Equine Assisted Therapy is a healing treatment that combines credentialed mental health professionals and one or more therapeutic horses. Through grooming the horse or other beneficial activities, clients are supported and guided in learning more about themselves, working through difficulties, and improving communication and relationship skills. EAT may be helpful in treating individuals with personal and psychological concerns, including PTSD, substance abuse and addictions, depression and anxiety, and stress. (

Beyond Words: The Healing Power of Horses: Bridging the Worlds of Equine Assisted Therapy and Psychotherapy, by Alita H. Buzel PH.D.



Studies have shown that patients who receive an exercise program in addition to usual care show greater improvements in symptoms of PTSD, depression, anxiety and stress compared to those who receive usual care alone. And the benefits of the exercise program extend well beyond improved mental health. Similar results were found demonstrating a positive effect of the exercise program on sleep quality, known to be poor amongst people experiencing PTSD. Exercise is now being included as a key part of PTSD treatment programs around the world. While it is true that without mental health there can be no true physical health, exercise appears to be vital for both. (

8 Keys to Mental Health Through Exercise, by Christina G. Hibbert



Eye Movement Desensitisation and Reprocessing is a powerful psychological treatment that has been used effectively for over 20 years in a variety of international settings and cultures with many different types of psychological distress. EMDR therapy is an eight-phase treatment, and uses eye movements (or other bilateral stimulation) during one part of the session. It enables people to heal from the symptoms and emotional distress that are the result of disturbing life experiences. Repeated studies show that by using EMDR therapy people can experience the benefits of psychotherapy that once took years to make a difference. (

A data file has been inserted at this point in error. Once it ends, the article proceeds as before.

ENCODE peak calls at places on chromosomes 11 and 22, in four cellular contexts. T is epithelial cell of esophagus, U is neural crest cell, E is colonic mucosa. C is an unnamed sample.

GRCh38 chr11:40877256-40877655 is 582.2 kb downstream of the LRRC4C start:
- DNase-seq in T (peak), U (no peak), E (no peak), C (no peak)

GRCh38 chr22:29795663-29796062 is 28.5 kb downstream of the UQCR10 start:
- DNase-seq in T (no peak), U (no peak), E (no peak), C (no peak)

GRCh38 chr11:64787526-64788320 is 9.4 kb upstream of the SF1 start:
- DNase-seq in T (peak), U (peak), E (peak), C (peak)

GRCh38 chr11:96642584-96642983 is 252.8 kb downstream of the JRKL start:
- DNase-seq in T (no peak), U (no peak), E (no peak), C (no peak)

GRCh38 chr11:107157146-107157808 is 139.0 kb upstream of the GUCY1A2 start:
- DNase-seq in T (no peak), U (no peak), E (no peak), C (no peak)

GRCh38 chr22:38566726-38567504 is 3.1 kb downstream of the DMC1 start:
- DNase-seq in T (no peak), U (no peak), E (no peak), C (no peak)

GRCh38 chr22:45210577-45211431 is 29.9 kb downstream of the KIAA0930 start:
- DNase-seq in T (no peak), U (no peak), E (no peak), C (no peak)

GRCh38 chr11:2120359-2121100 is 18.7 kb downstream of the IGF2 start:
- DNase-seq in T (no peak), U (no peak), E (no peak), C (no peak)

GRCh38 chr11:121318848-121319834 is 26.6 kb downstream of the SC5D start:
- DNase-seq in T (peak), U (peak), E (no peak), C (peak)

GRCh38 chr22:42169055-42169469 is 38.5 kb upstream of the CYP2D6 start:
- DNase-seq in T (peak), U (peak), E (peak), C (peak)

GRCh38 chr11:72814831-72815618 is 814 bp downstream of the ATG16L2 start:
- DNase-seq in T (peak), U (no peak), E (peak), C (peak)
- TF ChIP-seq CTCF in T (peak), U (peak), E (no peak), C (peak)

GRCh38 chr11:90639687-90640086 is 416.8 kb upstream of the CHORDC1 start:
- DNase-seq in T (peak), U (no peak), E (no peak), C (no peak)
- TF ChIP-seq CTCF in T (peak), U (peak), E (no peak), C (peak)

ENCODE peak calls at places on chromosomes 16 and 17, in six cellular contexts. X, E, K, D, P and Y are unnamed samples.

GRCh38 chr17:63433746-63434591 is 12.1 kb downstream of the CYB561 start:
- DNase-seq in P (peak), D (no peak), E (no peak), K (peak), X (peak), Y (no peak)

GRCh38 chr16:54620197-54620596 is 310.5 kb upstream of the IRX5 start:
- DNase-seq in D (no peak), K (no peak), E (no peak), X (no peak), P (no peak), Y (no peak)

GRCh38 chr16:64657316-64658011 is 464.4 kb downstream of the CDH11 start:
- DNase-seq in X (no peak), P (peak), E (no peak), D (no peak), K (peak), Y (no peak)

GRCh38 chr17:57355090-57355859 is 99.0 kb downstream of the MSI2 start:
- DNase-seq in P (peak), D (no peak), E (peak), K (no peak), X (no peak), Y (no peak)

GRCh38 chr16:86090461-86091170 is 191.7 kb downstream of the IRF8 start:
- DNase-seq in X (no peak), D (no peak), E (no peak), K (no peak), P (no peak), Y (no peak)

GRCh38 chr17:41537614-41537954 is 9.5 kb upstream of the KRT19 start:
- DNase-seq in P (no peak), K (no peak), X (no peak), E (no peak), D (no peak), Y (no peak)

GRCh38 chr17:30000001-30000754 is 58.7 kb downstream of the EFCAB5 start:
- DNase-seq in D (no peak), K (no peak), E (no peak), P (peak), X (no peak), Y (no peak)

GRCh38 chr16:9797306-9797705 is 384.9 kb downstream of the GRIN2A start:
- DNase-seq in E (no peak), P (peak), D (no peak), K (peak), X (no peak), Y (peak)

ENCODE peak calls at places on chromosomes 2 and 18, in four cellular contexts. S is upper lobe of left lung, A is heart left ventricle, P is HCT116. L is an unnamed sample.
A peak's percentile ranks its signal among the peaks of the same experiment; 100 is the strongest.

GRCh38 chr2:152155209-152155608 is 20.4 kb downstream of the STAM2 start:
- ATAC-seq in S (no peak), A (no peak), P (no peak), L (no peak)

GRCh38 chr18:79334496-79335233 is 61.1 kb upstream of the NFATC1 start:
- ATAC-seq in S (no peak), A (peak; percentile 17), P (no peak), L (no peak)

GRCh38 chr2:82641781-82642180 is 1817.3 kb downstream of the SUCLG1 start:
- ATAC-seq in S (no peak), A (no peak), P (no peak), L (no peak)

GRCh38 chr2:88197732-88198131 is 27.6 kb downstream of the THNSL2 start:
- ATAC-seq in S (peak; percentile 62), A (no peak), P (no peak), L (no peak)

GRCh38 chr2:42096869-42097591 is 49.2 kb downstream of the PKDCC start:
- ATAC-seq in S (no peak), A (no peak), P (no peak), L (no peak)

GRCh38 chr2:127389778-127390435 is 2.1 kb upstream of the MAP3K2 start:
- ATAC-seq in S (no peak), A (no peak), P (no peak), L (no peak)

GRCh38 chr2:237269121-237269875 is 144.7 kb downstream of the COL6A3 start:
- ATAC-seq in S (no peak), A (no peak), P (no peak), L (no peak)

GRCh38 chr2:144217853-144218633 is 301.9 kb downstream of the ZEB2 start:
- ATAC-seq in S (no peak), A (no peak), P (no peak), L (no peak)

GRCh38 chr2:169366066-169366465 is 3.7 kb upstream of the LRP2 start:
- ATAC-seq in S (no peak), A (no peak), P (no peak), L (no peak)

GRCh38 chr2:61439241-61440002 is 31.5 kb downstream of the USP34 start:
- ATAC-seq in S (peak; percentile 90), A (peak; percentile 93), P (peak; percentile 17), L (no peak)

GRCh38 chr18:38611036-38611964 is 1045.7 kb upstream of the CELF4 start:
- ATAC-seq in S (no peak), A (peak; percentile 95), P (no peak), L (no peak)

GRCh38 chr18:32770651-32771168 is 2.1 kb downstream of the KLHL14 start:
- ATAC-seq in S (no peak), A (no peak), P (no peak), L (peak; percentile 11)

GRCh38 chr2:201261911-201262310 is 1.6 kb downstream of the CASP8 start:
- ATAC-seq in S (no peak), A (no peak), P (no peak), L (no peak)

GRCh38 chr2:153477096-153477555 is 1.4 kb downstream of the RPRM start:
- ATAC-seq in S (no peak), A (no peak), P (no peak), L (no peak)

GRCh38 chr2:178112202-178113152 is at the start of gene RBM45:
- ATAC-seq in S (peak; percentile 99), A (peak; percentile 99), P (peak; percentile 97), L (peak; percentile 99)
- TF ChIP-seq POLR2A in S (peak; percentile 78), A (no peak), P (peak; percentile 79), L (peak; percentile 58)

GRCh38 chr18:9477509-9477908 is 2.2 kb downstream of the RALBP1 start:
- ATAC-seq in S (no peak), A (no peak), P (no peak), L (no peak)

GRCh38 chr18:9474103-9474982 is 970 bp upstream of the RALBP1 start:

EMDR: The Breakthrough Therapy for Overcoming Anxiety, Stress, and Trauma, by Francine Shapiro and Margot Silk Forrest

Getting Past Your Past: Take Control of Your Life with Self-help Techniques from EMDR Therapy, by Francine Shapiro



Grounding is a particular type of coping strategy that is designed to “ground” a person in or immediately connect them with the present moment. Grounding is often used as a way of coping with flashbacks or dissociation for people with PTSD. In this way, grounding can be considered a variant of mindfulness (see below). Grounding techniques often use the five senses (sound, touch, smell, taste, and sight) to immediately connect people with the here and now. (



Peer support groups can be an important part of dealing with PTSD because they can give a sense of connection to other people, but they are not a substitute for effective treatment for PTSD. Joining a peer support group can help in many ways, such as knowing that others are going through something similar, learning tips on how to handle day-to-day challenges, meeting new friends or connecting to others who understand, learning how to talk more openly or how to ask for help, learning to trust other people, and hearing about helpful new perspectives from others. Support groups can also help family members or friends who are caring for someone with PTSD. (



Healing touch therapy is an “energy therapy” that uses gentle hand techniques thought to help re-pattern the patient’s energy field and accelerate healing of the body, mind, and spirit. Healing touch may complement other healing techniques a patient may already be using, including conventional medical practice in hospitals, clinics and in-home care, or other body-mind oriented therapies such as massage, guided imagery, music therapy, acupressure, biofeedback, and psychotherapy. It is not intended as a cure. (